Egypt to free 'Israeli spy' Grapel under swap deal
Israel says it has reached a deal with Egypt under which the Egyptians will release a US-Israeli citizen, Ilan Grapel, who has been detained since June on suspicion of spying.
In return Israel has agreed to release 25 Egyptian prisoners.
Mr Grapel has been accused of spying for Israel during the uprising against the former president, Hosni Mubarak.
Israel and Mr Grapel's family say he was working openly for a legitimate aid project in Cairo.
The deal was announced in a statement by the Israeli prime minister, Benjamin Netanyahu.
It has yet to be approved by Israel's security cabinet, but the 14-member body will meet later this week and is thought unlikely to reject the agreement.
Israeli army service
Ilan Grapel's friends and family say he was a law student in the US before he moved back to Israel in 2005.
He served in the Israeli military during its war in Lebanon with the militant group Hezbollah in 2006 and was injured in the fighting.
His family say he was in Cairo working for a non-governmental organisation when he was arrested on 12 June this year.
Egypt accused him of trying to stir up sectarian strife in Cairo on behalf of the Israeli spy agency Mossad.
However, on top of the Israeli denials, many Egyptians also expressed doubt about the allegations.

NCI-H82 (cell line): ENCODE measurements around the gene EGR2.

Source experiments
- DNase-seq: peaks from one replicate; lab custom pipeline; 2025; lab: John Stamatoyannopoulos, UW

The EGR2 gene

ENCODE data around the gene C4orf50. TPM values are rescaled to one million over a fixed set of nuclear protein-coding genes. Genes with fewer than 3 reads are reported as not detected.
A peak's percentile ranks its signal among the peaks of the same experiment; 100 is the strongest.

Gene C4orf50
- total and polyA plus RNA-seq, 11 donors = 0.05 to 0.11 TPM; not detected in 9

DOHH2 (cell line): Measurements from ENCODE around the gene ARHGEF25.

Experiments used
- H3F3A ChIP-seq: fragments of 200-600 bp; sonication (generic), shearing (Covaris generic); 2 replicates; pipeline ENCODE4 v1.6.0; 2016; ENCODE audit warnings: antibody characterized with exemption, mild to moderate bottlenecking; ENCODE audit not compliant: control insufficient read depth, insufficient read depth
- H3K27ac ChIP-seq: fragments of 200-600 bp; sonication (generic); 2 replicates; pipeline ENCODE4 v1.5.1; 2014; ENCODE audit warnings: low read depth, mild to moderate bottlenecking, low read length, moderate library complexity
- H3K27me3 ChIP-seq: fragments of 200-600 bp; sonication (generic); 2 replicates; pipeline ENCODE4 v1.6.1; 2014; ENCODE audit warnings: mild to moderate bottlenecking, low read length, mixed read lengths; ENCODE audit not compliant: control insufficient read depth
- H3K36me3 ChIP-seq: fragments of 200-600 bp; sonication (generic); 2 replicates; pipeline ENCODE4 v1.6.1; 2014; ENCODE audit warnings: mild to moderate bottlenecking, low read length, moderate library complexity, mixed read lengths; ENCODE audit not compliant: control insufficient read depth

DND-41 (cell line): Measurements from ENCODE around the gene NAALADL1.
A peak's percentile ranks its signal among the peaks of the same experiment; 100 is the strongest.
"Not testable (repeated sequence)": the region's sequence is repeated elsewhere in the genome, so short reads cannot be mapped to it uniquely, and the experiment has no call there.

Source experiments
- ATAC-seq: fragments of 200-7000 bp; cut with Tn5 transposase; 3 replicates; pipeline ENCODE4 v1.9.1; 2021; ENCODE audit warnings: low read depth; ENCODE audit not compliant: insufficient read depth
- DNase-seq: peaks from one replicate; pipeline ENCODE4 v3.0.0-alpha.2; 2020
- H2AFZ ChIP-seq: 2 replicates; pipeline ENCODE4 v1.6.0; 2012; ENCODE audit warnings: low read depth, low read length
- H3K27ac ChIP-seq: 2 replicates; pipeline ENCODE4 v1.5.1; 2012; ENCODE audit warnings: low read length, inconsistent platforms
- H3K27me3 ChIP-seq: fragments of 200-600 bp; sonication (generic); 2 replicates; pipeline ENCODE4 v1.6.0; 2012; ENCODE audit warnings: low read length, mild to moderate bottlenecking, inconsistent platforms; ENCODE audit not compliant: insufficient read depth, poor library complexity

Sceptics on internet forums pointed out that Mr Grapel travelled to Egypt under his own name and posted pictures of himself on Facebook wearing an Israeli army uniform.
They accused the Egyptian military leadership of trying to use the case to divert attention from their own difficulties.
Israel and the US have for months been pressing the authorities in Cairo to release him.
Mr Grapel's father, Daniel, spoke briefly to Israel's Channel 10 TV on Monday evening.
"I haven't been officially notified, but I do know that things are happening between the US, Egyptian and Israeli governments," he said.
Egyptian state-owned television has said three children are among the 25 Egyptians to be released.
Israel stressed in its statement that none of the Egyptians had been involved in security-related crimes.
The deal comes less than a week after Israel released the first batch of more than 1,000 Palestinian prisoners in exchange for the Israeli soldier, Gilad Shalit.
He had been held by the militant group, Hamas, which controls Gaza, since 2006.
Egypt's Al Ahram newspaper, which is also state-owned, said mediation by the Egyptian authorities in the Shalit deal had helped to clear the way for the Grapel agreement to be reached.